Men are less likely to seek mental health services

Men are less likely to seek mental health services

Caring for your mental health is incredibly important, but some people hesitate to reach out when they might be struggling. In fact, while men and women experience mental health issues at similar rates, they don’t seek treatment at the same levels.

“Generally men seek help for mental health concerns less than women do, especially for depression,” said Dr. Munther Barakat, director of behavioral health therapy at Aurora Psychiatric Hospital.

There are many reasons that men don’t seek care for their mental health, but the biggest one is stigma, Dr. Barakat said. Many men feel like they should be in control and strong emotionally. Going to therapy or looking into other medical interventions can feel like admitting weakness or powerlessness, which some guys aren’t willing to do, he added. Men are also less likely to talk about their emotions, which can make it hard to recognize their symptoms.

Admitting that you might need help is hard, but it’s important to realize that seeking treatment isn’t a sign of weakness. Just like you’d look for help when you’re having a physical health concern, finding support for your mental health can make a huge difference in your day-to-day life as well as your long-term health. Understanding the symptoms and signs of a mental health condition can help you know when to seek help.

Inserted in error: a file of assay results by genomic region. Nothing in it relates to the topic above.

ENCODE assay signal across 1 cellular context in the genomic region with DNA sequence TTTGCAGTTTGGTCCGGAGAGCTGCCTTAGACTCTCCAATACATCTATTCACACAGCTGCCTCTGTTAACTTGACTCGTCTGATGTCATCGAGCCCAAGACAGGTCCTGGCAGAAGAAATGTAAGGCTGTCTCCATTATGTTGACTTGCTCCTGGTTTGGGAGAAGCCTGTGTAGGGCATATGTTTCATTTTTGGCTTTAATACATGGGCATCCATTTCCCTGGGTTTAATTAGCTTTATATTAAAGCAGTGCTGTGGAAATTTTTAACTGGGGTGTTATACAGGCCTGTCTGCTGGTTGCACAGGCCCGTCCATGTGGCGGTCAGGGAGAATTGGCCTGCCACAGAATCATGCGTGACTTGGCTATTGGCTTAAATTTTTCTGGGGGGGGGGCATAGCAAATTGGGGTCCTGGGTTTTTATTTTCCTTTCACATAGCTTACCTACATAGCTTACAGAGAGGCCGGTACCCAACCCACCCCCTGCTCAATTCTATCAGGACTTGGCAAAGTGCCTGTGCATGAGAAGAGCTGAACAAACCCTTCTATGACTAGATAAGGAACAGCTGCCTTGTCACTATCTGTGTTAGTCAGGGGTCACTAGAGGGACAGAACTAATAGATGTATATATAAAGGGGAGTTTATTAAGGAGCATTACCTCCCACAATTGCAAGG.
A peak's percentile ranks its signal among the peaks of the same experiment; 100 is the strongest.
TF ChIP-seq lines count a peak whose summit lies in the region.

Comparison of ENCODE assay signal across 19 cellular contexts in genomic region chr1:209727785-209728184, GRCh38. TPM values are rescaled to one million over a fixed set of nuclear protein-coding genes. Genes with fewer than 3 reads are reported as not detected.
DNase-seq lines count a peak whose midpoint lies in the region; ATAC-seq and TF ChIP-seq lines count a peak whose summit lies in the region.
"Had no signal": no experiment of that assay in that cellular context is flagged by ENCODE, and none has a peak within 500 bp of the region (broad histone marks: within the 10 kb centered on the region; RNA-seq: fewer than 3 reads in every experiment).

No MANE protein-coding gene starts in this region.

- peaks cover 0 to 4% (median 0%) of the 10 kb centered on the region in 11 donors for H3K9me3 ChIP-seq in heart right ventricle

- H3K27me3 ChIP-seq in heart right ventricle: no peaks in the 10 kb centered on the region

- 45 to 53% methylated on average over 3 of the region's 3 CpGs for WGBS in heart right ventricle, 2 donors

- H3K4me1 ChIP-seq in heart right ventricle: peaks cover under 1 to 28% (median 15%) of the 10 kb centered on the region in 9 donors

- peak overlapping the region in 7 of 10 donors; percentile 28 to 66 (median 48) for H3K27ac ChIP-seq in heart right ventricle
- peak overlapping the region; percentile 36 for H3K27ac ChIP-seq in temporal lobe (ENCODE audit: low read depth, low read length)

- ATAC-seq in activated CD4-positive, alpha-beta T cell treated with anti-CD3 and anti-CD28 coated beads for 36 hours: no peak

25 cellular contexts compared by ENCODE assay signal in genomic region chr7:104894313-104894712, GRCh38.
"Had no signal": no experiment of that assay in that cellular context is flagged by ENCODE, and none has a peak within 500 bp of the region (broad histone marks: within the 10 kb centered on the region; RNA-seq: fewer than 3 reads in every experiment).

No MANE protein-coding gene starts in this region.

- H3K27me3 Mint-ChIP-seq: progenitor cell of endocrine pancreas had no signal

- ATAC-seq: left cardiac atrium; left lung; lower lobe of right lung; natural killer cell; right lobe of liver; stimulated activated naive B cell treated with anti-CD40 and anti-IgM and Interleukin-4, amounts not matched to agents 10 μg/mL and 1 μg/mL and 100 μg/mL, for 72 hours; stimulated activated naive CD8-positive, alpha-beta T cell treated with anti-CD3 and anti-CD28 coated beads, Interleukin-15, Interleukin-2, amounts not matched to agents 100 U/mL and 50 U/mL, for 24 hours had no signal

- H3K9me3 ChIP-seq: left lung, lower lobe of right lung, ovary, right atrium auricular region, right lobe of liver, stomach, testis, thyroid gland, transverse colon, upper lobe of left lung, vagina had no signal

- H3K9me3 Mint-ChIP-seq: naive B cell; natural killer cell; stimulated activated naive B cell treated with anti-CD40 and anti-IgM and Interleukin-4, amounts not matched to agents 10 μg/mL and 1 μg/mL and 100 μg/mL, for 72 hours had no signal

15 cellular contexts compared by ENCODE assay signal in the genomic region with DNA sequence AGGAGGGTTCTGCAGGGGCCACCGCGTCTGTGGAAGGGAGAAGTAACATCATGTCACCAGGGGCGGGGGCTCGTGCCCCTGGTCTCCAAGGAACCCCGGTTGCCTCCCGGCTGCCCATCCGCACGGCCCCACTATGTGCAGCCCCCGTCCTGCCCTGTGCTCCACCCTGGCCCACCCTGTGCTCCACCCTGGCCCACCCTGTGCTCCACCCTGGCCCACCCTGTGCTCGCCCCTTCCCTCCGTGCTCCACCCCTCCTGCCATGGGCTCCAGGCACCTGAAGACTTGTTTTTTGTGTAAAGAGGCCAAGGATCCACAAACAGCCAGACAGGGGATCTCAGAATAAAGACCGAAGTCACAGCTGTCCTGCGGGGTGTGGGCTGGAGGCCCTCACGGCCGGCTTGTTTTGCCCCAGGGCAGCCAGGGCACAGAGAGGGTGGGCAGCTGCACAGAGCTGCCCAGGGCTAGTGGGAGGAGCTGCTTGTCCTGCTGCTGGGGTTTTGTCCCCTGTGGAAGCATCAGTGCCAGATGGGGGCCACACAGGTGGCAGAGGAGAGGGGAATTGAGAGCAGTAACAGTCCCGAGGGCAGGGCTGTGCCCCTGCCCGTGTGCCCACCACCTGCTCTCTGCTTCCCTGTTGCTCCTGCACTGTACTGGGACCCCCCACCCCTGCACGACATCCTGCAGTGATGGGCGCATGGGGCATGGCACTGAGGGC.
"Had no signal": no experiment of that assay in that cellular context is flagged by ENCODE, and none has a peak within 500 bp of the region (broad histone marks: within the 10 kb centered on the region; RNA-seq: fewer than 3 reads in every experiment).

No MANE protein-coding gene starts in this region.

“For the most part, men and women experience the same disorder, but they may present differently,” said Dr. Barakat. “For example, depression in men can have more externalized symptoms like irritability, anger and aggressiveness.”

Mental health conditions often look different for men. They may find themselves getting angry more easily or coping with drugs or alcohol, which is more common for men. If you’re experiencing these symptoms or notice them in someone you care about, reaching out for help can make all the difference.

“If a male friend or family member might be struggling, there are ways you can help support them. Normalize emotions and that people may experience mental health symptoms,” said Dr. Barakat. “Even something as simple as bringing attention to symptoms such as difficulty concentrating, sleeping, eating and physical symptoms such as headaches or stomach aches is a good nonthreatening place to start.”

If you are struggling with your mental health, you should talk to your doctor. Look here if you live in IllinoisLook here if you live in Wisconsin.

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About the Author

Ben Hoekstra
Ben Hoekstra

Ben Hoekstra is a public affairs coordinator with Advocate Health Care and Aurora Health Care. He previously worked in marketing and PR for various Milwaukee nonprofits and received his master’s degree in Corporate Communications from Marquette University. He enjoys the outdoors, cooking, and all things Milwaukee.